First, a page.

The group’s work began with an environmental scan that included a 2014–2021 literature review, interviews with experts in diagnosis, and results from hospital evaluation tools issued by The Leapfrog Group, The Joint Commission, and the Institute for Healthcare Improvement. This work resulted in a preliminary list of more than 300 potential practices or actions for improving diagnosis, from which the 29 featured practices were selected. All of the practices are evidence-based, and most have been recommended and endorsed in white papers and publications, including the 2015 report from the National Academy of Medicine, Improving Diagnosis in Health Care, and recent conclusions from AHRQ-sponsored research initiatives.
Practices reflect the need for improvement to systems and cognitive performance
The new report presents the 29 recommended actions grouped under two domains: Organizational Leadership/Systems and the Diagnostic Process. (See sidebar). Just as leadership engagement is seen to be the key for safety improvement more generally, the report emphasizes that leaders’ involvement will be critical to improve diagnostic safety. Measures in this domain focus on leaders stating their intention to address diagnostic safety, promoting a culture of transparency and safety, and ensuring resources and staff time are available to work on specific projects. Hospitals are expected to find and learn from diagnostic errors and convene a multidisciplinary group to address issues identified. A host of new tools from the Agency for Healthcare Research and Quality have recently been published to assist in measuring diagnostic safety parameters.
The Leapfrog recommendations in the “Process” domain aim to improve diagnosis on the front lines. The many ways that cognitive errors can contribute to diagnostic errors are addressed by ensuring providers have adequate time for diagnosis and access to knowledge resources and decision-support tools that facilitate differential diagnosis. Other practices focus on improving communication, especially at handoffs, and facilitating access to consults and second opinions.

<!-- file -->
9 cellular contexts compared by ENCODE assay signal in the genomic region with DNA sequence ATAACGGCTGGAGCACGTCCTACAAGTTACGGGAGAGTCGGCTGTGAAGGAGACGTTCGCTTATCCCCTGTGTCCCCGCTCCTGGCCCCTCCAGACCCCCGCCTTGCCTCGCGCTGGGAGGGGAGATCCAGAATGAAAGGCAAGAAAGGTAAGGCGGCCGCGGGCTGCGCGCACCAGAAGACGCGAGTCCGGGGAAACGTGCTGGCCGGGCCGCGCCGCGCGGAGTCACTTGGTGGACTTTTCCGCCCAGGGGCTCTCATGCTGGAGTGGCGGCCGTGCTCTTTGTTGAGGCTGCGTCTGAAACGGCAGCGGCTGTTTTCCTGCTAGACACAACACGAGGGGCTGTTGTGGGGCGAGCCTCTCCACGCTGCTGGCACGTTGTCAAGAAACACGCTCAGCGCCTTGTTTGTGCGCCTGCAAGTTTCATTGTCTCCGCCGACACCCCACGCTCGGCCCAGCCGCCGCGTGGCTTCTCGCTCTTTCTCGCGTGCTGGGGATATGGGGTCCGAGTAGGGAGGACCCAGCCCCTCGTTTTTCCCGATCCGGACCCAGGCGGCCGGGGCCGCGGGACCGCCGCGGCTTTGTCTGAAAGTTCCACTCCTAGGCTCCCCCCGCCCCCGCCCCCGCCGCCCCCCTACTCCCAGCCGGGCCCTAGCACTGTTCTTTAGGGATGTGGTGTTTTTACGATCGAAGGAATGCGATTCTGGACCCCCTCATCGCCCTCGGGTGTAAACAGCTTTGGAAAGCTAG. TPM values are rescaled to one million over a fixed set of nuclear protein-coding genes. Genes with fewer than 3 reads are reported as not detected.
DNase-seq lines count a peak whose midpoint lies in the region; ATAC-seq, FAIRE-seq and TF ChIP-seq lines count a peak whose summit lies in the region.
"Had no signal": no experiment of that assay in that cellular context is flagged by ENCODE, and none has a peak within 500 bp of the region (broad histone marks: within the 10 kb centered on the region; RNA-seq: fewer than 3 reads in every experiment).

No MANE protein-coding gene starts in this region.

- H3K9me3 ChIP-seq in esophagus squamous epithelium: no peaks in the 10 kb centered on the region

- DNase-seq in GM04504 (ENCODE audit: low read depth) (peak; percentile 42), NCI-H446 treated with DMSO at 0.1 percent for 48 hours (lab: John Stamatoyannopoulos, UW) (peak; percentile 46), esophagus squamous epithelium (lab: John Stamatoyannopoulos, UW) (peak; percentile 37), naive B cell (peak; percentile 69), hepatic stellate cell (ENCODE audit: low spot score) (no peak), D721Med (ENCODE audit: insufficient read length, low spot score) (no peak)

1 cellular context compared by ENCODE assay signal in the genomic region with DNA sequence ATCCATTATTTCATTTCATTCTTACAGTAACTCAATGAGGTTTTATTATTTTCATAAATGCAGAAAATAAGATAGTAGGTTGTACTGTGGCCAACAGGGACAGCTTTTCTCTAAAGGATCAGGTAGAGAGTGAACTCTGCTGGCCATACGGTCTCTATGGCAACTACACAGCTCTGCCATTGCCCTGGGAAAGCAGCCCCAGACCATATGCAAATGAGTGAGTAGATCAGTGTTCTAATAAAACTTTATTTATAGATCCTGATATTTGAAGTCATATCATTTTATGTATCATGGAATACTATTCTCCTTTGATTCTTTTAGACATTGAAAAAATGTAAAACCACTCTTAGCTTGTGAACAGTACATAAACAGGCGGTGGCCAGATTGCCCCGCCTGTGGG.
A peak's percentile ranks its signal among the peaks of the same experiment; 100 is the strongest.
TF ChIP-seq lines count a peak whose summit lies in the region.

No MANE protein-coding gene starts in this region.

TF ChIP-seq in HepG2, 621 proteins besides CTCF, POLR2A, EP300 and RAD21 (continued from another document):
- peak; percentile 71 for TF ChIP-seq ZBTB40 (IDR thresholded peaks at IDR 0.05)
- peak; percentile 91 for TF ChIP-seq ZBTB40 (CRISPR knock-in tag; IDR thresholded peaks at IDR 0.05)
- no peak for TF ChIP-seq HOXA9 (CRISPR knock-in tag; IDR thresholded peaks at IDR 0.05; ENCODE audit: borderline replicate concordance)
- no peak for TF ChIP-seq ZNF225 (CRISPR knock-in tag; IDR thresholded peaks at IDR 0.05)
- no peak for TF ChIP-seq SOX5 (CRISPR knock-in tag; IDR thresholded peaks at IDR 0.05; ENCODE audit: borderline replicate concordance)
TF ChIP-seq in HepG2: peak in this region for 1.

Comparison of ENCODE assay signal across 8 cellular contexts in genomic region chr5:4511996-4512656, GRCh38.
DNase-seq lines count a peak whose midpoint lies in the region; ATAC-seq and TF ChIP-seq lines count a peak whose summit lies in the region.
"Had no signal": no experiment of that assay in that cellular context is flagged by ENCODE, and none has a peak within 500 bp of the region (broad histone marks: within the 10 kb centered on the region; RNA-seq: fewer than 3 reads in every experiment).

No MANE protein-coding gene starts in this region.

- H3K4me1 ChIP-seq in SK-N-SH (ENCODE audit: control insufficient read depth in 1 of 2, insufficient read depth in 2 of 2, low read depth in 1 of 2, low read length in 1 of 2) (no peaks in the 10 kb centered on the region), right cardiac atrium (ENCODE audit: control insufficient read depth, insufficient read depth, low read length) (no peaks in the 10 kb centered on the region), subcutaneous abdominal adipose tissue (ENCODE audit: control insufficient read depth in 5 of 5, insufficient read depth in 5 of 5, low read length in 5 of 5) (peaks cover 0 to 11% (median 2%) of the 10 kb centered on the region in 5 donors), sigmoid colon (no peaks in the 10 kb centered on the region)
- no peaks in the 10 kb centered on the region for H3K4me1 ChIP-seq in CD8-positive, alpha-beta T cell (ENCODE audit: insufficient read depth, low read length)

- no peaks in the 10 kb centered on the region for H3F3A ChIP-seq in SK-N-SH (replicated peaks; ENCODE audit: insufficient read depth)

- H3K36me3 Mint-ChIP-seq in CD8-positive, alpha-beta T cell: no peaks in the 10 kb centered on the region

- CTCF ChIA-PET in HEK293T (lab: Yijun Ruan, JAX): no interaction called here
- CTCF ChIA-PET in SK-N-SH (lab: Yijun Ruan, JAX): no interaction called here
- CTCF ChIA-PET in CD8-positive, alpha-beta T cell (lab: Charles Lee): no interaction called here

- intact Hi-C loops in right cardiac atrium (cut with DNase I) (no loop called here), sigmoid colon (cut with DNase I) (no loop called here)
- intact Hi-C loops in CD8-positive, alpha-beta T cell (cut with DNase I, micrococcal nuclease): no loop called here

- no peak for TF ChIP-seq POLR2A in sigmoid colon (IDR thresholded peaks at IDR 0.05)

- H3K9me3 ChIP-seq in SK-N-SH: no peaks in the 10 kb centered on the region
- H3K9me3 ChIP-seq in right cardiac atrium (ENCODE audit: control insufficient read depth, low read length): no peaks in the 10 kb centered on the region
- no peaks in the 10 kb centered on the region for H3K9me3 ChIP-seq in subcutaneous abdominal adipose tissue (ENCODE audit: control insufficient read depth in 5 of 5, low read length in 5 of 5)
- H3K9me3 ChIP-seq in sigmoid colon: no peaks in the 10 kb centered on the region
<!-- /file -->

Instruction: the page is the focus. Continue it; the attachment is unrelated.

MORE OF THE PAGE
The practices also aim to improve patient engagement in the diagnostic process. For example, one of the practice recommendations is to “Make it easy for patients and family caregivers to report diagnostic errors and concerns”; other recommendations encourage the use of OpenNotes so that patients can see their own medical records and thus help ensure that test results, for example, don’t fall between the cracks. Another practice encourages hospitals to learn about diagnostic errors from their patients, citing a process developed by Kelly Gleason, Ph.D., R.N., and her team at Johns Hopkins for soliciting feedback about diagnosis from patients seen in the emergency department. Gleason’s work is highlighted in the report as a Featured Implementation Example.
Each of the 29 practice recommendations is presented along with a summary of its substantiating evidence, and examples of how the practice has already been adopted; organizations featured as exemplars include Geisinger, MedStar, Johns Hopkins, Baylor, Frederick Health, and Kaiser Permanente. To further support this effort, SIDM is developing new patient engagement tools and training materials to advance the adoption of these practices.
Helping turn knowledge into practice
Given the continued gap between understanding the problem of diagnostic error and tangible progress, frustration among long-time stakeholders and advocates is understandable. The National Academy report from 2015 identified diagnostic error as an urgent concern and outlined major recommendations to improve the diagnostic process and its outcomes.
“Now is the time to turn all of that knowledge into practice,” says Mark Graber. “We believe that organizations that implement the practices recommended in the Leapfrog survey will substantially reduce the harm that would otherwise result from the diagnostic errors involving their patients.”